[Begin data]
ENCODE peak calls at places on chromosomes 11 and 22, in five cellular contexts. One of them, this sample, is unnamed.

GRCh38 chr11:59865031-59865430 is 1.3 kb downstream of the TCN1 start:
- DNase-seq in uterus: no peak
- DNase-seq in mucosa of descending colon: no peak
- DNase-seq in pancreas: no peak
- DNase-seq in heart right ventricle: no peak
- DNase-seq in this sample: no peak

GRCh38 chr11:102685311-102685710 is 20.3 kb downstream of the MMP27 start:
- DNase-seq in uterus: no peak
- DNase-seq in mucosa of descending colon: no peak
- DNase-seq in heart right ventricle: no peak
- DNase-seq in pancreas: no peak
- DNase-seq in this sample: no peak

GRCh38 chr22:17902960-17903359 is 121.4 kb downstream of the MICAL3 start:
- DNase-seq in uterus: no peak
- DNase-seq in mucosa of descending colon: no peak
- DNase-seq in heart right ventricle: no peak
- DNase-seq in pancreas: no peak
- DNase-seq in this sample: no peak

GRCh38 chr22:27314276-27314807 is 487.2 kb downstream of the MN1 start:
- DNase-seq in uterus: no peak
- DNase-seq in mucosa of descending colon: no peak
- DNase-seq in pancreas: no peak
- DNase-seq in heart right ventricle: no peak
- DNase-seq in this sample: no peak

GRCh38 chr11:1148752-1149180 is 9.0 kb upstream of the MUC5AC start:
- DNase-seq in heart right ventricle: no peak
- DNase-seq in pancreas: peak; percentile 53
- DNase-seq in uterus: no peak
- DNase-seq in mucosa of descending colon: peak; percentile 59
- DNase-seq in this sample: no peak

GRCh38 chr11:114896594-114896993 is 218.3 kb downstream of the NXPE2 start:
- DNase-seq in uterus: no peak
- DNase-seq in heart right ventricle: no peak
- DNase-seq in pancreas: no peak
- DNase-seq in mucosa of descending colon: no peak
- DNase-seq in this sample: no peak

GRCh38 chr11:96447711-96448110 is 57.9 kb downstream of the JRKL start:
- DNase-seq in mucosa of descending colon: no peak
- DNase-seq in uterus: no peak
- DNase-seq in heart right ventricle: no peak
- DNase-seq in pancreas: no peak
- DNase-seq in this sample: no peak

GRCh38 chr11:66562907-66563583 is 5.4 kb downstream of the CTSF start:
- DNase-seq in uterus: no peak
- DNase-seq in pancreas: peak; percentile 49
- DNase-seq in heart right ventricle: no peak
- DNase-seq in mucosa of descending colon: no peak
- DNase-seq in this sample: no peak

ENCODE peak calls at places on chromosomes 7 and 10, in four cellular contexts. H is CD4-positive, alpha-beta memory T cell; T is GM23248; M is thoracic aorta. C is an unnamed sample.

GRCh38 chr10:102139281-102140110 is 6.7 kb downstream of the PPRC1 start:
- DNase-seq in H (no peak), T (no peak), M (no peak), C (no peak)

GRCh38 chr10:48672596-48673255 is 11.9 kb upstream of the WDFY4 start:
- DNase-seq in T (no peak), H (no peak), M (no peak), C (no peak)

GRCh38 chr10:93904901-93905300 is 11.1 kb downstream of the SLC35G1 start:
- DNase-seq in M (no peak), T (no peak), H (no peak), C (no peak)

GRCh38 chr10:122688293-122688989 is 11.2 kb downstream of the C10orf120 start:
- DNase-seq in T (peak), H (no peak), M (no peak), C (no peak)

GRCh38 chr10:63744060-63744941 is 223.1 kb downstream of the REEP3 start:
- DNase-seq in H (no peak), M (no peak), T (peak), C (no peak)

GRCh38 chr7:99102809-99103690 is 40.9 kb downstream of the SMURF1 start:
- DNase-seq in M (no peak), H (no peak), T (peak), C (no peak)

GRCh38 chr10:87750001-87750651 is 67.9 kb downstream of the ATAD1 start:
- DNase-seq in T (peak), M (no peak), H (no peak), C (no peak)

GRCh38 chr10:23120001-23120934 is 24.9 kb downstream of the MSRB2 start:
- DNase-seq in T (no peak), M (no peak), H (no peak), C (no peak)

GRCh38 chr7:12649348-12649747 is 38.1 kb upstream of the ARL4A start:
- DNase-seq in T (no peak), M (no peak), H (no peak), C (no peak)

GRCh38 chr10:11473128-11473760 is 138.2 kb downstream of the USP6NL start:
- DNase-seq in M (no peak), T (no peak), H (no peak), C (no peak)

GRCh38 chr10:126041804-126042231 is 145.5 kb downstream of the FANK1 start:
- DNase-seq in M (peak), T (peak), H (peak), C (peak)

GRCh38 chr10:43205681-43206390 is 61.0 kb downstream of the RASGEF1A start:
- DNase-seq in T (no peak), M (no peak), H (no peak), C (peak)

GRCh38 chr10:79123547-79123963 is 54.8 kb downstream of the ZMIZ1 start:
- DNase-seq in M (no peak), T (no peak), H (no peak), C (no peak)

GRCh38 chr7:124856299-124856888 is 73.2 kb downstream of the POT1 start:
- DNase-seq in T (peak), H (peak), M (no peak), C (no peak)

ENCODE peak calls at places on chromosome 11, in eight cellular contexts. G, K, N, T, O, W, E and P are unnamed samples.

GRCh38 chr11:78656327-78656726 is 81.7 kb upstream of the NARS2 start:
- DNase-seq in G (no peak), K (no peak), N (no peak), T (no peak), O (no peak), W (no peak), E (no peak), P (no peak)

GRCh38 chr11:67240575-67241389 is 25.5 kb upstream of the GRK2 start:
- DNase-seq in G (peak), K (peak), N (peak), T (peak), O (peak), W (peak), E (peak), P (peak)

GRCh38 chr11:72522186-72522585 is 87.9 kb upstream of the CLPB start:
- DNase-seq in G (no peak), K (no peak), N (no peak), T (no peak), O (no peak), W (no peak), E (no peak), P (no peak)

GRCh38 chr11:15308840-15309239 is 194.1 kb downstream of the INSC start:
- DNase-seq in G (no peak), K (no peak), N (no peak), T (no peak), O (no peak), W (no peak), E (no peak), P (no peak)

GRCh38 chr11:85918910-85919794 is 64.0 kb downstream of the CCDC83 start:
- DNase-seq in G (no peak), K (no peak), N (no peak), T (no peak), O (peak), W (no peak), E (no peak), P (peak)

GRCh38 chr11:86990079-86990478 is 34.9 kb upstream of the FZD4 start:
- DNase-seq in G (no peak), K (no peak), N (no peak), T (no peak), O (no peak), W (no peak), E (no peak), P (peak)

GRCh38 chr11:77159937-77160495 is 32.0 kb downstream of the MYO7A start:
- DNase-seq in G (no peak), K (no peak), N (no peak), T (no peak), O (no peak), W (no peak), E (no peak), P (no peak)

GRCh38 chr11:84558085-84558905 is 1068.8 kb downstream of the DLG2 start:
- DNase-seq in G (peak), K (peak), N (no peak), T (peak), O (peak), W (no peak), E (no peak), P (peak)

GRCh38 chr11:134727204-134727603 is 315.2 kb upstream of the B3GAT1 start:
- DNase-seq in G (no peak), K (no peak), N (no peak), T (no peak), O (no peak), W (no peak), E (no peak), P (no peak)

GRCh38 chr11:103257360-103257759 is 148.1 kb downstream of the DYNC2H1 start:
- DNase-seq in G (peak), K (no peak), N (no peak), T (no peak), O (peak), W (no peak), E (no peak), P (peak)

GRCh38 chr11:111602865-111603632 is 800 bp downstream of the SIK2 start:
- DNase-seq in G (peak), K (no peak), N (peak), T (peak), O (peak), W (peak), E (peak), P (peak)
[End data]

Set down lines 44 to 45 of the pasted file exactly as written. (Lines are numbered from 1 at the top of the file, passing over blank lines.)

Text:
GRCh38 chr11:66562907-66563583 is 5.4 kb downstream of the CTSF start:
- DNase-seq in uterus: no peak